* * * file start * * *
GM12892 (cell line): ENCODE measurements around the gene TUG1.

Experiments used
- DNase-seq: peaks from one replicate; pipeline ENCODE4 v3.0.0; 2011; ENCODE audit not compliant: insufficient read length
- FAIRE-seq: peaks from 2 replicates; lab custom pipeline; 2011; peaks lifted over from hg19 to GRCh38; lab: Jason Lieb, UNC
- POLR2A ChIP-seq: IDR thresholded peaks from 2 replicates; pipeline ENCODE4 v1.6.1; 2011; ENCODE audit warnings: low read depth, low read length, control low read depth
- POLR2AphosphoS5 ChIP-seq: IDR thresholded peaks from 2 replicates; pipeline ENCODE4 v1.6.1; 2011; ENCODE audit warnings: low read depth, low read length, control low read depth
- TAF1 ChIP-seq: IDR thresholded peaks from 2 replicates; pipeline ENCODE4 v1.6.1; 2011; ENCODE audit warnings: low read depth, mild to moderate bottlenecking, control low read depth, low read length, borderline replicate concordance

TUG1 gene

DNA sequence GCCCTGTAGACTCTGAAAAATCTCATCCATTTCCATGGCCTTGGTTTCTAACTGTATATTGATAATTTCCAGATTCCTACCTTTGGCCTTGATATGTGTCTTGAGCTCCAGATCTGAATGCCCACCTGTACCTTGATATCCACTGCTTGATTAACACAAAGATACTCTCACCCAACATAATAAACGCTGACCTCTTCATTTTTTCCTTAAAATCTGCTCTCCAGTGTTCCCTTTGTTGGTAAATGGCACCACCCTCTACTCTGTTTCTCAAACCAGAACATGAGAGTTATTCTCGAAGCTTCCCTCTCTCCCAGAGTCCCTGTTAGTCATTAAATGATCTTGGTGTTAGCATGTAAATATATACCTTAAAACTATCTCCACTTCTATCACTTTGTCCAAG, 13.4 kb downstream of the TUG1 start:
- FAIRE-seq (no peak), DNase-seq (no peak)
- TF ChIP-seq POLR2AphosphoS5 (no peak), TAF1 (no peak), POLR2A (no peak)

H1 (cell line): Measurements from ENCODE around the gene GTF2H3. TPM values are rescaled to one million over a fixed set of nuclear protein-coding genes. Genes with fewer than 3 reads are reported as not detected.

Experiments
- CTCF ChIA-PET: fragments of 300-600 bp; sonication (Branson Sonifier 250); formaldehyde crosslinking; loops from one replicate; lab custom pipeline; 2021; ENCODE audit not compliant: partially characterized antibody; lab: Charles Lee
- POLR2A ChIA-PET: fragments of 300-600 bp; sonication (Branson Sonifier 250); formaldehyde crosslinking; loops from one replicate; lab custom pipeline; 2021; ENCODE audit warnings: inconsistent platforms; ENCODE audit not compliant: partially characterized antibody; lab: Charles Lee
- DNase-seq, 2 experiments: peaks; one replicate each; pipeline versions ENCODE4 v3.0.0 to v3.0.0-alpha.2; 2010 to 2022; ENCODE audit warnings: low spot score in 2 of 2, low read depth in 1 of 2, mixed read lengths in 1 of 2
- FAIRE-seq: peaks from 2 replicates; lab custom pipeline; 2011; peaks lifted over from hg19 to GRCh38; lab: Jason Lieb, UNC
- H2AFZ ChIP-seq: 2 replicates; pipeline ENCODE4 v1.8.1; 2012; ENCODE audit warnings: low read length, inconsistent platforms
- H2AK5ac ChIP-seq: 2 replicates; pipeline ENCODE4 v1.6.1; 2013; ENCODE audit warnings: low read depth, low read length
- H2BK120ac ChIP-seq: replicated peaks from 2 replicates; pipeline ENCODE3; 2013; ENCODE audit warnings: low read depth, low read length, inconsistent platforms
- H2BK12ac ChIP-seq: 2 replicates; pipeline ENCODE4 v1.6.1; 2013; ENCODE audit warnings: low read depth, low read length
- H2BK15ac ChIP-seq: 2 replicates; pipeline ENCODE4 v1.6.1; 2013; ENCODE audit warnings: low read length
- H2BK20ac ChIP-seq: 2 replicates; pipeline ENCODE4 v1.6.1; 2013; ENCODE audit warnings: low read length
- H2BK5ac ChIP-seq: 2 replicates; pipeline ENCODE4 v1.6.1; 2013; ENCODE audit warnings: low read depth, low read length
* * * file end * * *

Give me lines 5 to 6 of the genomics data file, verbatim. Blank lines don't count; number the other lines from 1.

- POLR2A ChIP-seq: IDR thresholded peaks from 2 replicates; pipeline ENCODE4 v1.6.1; 2011; ENCODE audit warnings: low read depth, low read length, control low read depth
- POLR2AphosphoS5 ChIP-seq: IDR thresholded peaks from 2 replicates; pipeline ENCODE4 v1.6.1; 2011; ENCODE audit warnings: low read depth, low read length, control low read depth